When you get your paycheck, money's already taken out for taxes. However, that's not the case for all income. Some sources of income, like interest or dividends, aren't typically hit with tax withholding. However, in certain cases, the Internal Revenue Service might subject your payments to backup withholding. As of 2013, the backup withholding rate is 28 percent.
When Backup Withholding is Required
Backup withholding is required when the person receiving taxable payments doesn't give a correct taxpayer identification number, such as a Social Security number or employer identification number. For example, say that when you're filling out your application for a bank account, you accidentally forget to include your Social Security number or write in only eight digits. Your bank must take money out of your interest payments for backup withholding. You might also be subject to backup tax withholding if you underreport your taxable income.
Payments Subject to Backup Withholding
Only certain types of payments are subject to backup withholding. According to IRS Publication 1281, these include "interest, dividends, rents, royalties, commissions, non-employee compensation, and other payments including broker proceeds and barter exchange transactions, reportable gross proceeds paid to attorneys, and certain payments made by fishing boat operators." Other payments are never subject to backup withholding, including land sales, foreclosures, canceled debts, distributions from retirement plan, long-term care benefits, unemployment compensation and state and local tax refunds.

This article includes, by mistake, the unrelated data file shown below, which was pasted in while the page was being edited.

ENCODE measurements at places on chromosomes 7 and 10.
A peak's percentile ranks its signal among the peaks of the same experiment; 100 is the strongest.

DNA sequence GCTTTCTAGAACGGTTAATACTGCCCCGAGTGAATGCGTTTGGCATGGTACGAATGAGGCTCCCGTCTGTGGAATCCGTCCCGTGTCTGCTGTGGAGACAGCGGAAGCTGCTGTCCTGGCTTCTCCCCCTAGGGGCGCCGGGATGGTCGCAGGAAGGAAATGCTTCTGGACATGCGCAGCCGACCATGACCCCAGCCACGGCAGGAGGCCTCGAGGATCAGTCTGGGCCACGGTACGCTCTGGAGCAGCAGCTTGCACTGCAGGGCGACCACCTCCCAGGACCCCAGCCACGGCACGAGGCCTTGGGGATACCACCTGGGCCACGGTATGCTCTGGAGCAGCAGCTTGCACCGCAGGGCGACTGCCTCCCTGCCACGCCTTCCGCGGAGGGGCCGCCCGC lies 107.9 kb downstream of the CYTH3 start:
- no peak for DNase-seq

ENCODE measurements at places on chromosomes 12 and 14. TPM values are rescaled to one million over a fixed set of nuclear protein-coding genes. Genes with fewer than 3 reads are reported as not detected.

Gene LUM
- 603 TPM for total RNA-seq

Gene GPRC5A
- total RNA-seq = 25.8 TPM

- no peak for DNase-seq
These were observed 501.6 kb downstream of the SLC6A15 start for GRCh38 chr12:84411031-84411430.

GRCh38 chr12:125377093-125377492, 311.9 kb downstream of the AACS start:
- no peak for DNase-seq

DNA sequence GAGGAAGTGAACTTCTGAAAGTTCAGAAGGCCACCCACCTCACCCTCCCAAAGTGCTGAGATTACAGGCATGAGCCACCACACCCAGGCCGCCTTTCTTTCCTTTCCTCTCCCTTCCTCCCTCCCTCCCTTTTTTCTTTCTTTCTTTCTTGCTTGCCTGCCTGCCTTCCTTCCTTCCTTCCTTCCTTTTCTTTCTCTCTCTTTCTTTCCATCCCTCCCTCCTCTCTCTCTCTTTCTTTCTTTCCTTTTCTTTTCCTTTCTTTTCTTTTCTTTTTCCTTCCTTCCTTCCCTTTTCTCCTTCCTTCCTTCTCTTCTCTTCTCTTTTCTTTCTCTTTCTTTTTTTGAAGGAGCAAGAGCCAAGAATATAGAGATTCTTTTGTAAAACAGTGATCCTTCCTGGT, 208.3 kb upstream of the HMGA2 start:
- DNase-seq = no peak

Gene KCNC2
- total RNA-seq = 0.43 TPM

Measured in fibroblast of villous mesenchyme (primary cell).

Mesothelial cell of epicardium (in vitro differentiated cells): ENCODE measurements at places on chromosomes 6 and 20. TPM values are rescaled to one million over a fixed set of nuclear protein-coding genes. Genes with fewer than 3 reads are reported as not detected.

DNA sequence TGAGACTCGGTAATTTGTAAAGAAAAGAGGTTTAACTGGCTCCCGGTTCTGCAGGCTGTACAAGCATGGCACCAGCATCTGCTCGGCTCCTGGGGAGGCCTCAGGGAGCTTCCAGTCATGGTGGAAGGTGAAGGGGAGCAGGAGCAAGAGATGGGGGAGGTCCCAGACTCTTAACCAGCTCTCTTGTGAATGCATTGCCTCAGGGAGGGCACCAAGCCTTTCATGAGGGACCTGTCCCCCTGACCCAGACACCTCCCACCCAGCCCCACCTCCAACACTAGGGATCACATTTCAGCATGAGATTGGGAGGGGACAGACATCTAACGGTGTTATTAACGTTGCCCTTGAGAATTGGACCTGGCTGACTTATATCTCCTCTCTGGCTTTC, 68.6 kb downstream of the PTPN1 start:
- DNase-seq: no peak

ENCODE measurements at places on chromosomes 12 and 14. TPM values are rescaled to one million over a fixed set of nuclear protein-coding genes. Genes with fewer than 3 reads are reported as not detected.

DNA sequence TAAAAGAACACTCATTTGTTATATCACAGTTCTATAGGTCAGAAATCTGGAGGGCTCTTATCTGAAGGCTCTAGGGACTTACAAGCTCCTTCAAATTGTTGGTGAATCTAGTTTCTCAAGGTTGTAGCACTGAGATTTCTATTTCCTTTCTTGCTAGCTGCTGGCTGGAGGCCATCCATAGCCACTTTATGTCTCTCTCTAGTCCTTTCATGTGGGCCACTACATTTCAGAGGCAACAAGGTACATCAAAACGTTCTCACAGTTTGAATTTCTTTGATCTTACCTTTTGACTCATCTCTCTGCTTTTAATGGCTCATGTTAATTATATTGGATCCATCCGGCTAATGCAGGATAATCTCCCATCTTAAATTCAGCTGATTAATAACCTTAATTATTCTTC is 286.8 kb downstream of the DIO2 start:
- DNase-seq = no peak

Backup Withholding Purpose
The purpose of backup withholding is to make sure that the government is able to collect taxes on all appropriate income, particularly income that isn't usually subject to withholding like interest or stock profits. When a bank pays you interest, it reports the payments to the IRS so the IRS knows to expect to see that interest reported on your tax return. If the bank doesn't have your correct Social Security number, it can't tell the IRS who it paid. The IRS, in turn, doesn't know who to expect to pay the income taxes on the interest payments.
If you find yourself hit with backup withholding, you're ultimately going to be in the same position as you would have been without it -- you just might have to wait a little longer to get your money. When you file your taxes, you get to claim the taxes withheld through backup withholding as payments you made, just like withholding from your paychecks. If more has been withheld than you owe, you get the excess back as a refund.
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